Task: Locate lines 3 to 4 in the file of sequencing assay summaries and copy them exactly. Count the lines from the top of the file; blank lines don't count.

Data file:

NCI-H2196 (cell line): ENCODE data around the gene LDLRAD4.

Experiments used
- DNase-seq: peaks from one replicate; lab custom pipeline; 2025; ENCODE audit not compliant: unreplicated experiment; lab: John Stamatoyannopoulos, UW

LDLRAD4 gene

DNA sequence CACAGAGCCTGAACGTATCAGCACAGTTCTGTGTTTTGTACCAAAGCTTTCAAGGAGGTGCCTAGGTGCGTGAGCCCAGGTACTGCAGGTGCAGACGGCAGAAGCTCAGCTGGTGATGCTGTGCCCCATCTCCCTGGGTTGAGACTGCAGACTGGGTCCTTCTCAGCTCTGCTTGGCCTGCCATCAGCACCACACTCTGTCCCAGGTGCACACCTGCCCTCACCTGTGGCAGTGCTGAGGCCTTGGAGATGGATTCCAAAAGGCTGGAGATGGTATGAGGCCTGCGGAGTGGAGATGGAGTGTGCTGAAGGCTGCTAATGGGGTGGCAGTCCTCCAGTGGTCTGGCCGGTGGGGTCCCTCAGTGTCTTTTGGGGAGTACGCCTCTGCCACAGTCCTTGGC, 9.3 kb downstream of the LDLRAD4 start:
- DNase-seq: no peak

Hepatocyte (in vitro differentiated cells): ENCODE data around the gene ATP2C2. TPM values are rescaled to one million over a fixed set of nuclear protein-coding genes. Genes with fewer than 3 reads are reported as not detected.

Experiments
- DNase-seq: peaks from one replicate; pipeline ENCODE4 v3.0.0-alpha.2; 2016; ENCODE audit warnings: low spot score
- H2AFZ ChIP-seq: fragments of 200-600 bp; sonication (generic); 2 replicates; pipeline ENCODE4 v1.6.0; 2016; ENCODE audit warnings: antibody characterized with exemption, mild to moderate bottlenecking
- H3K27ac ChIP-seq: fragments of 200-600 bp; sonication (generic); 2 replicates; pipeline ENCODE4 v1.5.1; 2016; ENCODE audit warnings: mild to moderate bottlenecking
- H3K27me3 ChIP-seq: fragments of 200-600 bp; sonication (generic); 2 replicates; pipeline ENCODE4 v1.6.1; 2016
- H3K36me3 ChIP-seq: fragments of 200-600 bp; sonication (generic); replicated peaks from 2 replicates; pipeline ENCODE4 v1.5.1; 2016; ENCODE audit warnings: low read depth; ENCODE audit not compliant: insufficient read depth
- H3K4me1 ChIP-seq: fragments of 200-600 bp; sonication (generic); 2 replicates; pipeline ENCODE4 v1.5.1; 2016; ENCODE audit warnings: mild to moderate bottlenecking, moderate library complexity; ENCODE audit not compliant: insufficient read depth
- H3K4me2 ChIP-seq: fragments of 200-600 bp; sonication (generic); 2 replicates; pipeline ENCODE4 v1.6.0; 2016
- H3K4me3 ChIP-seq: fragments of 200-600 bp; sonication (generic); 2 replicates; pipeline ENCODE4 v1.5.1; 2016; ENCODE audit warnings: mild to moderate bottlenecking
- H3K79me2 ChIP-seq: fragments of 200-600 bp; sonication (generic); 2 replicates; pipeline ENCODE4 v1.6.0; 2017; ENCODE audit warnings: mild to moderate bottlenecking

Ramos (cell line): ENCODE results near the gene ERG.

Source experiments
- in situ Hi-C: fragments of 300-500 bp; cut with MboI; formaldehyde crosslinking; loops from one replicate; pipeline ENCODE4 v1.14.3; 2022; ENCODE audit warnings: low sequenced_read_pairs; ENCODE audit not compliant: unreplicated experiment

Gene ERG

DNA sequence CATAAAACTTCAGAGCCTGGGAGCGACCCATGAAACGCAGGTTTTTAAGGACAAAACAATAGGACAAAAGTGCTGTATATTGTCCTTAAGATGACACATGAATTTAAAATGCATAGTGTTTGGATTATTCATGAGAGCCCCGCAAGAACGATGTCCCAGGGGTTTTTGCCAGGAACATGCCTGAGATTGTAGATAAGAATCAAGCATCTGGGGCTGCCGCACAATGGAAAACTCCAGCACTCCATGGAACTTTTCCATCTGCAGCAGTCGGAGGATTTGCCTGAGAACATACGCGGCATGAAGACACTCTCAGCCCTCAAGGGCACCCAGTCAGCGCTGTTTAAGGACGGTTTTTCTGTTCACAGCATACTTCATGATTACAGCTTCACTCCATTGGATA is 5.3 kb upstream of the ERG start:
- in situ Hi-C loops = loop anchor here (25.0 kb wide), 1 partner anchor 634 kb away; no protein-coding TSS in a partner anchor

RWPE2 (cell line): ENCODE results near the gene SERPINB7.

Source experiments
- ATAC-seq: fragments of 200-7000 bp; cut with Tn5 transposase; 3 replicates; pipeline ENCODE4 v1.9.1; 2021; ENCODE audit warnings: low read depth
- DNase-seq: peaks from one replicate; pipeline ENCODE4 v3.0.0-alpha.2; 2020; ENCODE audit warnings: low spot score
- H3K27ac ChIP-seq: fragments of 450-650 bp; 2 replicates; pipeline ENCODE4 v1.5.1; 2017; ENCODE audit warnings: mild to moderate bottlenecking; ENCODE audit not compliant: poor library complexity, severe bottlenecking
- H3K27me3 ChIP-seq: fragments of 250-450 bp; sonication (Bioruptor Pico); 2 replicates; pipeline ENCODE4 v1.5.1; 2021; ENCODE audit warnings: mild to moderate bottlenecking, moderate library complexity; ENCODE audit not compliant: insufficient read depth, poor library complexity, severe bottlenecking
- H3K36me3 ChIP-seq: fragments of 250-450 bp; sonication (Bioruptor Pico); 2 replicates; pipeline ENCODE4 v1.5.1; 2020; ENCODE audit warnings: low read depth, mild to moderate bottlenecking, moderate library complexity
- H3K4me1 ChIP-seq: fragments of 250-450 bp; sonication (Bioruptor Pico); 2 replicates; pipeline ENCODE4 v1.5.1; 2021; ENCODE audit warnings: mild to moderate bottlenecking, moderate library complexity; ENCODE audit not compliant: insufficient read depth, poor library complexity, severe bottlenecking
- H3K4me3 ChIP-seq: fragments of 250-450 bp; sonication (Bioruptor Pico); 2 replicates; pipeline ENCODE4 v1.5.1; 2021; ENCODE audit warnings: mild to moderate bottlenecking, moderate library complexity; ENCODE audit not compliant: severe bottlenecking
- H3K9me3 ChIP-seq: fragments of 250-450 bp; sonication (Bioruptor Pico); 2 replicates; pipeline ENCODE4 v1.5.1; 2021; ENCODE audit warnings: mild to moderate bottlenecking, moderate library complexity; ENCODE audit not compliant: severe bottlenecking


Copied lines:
- DNase-seq: peaks from one replicate; lab custom pipeline; 2025; ENCODE audit not compliant: unreplicated experiment; lab: John Stamatoyannopoulos, UW

LDLRAD4 gene